Anax is an ancient Greek word for "king". It is one of the two Greek titles traditionally translated this way, the other being basileus, which also translates as sovereign. Anax can be interpreted more accurately as "high king".

The word anax derives from the stem wanakt-' (ϜΑΝΑΞ, ϜΑΝΑΚΤΟΣ), and appears in the Mycenaean language, written in Linear B script as wa-na-ka (). The digamma was pronounced /w/ and was dropped very early by eastern Greek dialects (e.g. Ionian).

The word Anax in the Iliad refers to Agamemnon (ἄναξ ἀνδρῶν, i.e. "Commander-in-Chief") and Priam, kings who exercise overlordship over other kings. This possible hierarchy of one "anax" exercising power over several local "basileis" probably hints to a proto-feudal political organization of Bronze Age Greece. The Linear B word wanakteros (wa-na-ka-te-ro), meaning "royal", and the Greek word anaktoron (ἀνάκτορον), meaning "palace", are derived from wanax. Anax is also a ceremonial epithet of the God Zeus ("Zeus Anax") in his capacity as overlord of the Universe, including the rest of the Gods. The meaning of "king" of basileus in Classical Greece is due to a shift in terminology that took place during the Greek Dark Ages. In Mycenaean times, a gwasileus appears to be a lower-ranking official, while in Homer, Anax is already an archaic title, used for legendary heroes and gods rather than for contemporary kings.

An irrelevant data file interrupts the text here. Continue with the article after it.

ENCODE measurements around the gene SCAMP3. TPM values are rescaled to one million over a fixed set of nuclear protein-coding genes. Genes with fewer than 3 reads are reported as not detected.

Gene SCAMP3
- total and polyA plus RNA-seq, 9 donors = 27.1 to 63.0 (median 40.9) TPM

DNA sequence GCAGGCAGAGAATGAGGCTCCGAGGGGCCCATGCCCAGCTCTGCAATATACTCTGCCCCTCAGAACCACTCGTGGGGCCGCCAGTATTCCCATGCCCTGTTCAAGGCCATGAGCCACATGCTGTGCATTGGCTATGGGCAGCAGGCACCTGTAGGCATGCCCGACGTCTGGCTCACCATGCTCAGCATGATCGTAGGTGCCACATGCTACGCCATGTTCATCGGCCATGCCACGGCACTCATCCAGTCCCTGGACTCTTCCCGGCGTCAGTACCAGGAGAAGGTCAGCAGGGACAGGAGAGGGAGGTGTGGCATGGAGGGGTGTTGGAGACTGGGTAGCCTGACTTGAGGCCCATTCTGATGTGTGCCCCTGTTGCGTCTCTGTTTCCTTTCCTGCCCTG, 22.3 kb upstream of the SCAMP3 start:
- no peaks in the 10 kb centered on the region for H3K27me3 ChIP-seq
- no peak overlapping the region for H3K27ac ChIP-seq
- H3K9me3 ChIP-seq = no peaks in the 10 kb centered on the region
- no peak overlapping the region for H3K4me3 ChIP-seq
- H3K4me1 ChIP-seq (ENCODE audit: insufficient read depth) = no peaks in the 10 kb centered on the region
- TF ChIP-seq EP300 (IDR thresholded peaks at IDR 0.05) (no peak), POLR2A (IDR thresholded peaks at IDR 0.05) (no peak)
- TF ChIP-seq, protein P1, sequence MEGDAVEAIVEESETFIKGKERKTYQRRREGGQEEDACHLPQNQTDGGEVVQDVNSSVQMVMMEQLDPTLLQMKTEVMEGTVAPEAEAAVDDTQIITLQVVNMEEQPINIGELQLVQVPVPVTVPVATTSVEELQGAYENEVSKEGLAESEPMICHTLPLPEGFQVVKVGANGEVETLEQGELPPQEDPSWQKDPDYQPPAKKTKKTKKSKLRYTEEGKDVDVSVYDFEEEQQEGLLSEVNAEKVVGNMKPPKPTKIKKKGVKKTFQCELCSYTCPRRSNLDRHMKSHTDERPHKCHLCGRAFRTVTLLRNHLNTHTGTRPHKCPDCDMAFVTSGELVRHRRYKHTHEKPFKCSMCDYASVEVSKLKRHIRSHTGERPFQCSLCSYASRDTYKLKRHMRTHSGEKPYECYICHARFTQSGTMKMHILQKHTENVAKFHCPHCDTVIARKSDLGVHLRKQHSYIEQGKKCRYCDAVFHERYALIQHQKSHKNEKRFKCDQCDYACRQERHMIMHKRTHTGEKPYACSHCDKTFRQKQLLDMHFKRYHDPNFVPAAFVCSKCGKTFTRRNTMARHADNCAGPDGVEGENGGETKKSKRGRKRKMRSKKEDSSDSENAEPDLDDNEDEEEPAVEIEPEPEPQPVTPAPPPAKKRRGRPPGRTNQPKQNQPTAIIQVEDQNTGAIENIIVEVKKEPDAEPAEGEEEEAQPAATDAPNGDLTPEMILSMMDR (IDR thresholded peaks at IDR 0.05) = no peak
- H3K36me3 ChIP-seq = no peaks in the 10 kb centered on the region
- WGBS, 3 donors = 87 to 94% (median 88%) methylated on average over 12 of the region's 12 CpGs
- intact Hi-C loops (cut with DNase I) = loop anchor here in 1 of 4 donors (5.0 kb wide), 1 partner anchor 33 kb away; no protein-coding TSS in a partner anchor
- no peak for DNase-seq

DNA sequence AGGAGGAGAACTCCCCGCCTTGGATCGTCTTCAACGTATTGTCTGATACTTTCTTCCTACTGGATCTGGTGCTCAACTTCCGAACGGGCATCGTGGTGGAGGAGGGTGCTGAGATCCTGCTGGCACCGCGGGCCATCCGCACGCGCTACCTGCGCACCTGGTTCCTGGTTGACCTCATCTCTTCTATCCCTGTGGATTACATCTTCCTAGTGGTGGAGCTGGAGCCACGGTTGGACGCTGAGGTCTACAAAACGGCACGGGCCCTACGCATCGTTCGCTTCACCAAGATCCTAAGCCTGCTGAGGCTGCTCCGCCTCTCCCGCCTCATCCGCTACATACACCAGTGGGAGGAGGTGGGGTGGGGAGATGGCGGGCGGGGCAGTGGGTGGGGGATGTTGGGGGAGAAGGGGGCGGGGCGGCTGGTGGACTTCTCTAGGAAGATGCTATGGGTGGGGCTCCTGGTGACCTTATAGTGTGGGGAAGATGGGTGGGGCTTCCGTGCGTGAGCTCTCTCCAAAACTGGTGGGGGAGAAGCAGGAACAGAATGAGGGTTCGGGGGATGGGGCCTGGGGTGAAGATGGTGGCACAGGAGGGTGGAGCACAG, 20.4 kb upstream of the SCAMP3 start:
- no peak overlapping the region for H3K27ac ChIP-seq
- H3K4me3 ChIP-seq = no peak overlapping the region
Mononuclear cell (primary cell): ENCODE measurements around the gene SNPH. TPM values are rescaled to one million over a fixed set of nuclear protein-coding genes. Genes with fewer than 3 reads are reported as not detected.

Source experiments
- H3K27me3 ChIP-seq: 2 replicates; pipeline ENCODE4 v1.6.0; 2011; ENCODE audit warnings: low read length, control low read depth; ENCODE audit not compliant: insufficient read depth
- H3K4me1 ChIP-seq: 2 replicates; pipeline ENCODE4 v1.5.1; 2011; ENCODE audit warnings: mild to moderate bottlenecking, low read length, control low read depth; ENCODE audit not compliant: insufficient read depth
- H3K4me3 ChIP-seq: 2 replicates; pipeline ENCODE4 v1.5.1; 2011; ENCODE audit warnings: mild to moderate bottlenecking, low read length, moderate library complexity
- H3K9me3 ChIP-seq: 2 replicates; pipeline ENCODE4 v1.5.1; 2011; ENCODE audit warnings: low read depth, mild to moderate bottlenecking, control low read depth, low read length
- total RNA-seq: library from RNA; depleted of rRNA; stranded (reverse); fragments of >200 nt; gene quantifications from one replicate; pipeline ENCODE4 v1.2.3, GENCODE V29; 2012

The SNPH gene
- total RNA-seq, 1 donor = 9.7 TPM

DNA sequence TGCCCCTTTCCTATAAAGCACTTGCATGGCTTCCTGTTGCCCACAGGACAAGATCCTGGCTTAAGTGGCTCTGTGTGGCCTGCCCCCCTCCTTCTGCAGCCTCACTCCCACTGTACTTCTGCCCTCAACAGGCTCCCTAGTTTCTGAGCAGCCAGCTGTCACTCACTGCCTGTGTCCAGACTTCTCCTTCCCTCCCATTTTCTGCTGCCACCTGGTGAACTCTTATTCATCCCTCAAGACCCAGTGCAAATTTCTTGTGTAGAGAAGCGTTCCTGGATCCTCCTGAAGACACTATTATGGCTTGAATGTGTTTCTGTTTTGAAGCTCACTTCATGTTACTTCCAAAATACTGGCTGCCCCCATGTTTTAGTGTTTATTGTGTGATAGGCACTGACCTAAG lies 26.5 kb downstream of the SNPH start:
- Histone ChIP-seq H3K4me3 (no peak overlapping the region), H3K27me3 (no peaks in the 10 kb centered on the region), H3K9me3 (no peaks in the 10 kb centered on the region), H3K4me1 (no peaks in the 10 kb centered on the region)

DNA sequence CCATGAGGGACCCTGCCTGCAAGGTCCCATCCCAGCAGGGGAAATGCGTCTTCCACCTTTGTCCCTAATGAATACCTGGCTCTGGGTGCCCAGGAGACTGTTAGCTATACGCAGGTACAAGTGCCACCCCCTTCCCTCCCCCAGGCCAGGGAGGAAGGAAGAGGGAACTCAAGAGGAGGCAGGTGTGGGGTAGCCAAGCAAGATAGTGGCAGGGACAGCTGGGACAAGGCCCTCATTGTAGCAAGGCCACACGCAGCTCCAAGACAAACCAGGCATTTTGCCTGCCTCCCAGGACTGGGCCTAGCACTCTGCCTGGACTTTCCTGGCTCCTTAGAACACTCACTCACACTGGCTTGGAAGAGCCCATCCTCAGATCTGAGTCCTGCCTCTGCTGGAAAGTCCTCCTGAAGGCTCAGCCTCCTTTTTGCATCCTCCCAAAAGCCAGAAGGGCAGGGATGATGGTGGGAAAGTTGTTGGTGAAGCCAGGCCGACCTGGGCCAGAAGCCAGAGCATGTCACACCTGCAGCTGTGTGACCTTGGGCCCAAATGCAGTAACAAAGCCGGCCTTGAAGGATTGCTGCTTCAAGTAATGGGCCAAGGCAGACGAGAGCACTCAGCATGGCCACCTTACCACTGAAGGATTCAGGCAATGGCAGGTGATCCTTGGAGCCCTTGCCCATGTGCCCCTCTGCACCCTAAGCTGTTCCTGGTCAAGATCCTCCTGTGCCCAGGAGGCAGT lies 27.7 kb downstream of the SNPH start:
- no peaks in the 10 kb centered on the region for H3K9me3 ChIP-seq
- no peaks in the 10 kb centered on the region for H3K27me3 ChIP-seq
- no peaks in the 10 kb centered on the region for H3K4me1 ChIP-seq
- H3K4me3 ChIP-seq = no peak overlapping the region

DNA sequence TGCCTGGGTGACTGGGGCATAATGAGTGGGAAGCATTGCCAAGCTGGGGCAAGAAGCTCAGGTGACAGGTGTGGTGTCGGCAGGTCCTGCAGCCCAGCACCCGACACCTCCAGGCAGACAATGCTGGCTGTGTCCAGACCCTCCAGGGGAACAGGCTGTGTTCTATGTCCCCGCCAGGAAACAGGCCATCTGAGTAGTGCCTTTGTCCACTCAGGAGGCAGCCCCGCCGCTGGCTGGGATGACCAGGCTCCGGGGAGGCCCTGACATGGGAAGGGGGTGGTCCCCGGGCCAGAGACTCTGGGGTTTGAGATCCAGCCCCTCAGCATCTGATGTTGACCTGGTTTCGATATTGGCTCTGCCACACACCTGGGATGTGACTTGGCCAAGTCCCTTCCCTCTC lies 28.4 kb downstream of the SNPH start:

The Greek title has been compared to Sanskrit , a word for "merchant", but in the Rigveda once used as a title of Indra. The word could then be from PIE *, roughly "bringer of spoils" (compare the etymology of lord, "giver of bread"; compare also the Vanir).

In Modern Usage

In modern Greek the term is still in use in the description of the royal palace i.e. anactora meaning "The mansion of anax".

Further reading

  • Palaima, Thomas G. (1995). The Role of the Ruler in the Prehistoric Aegean. Liège: Univ., Histoire de l'Art et Archéologie de la Grèce Antique.

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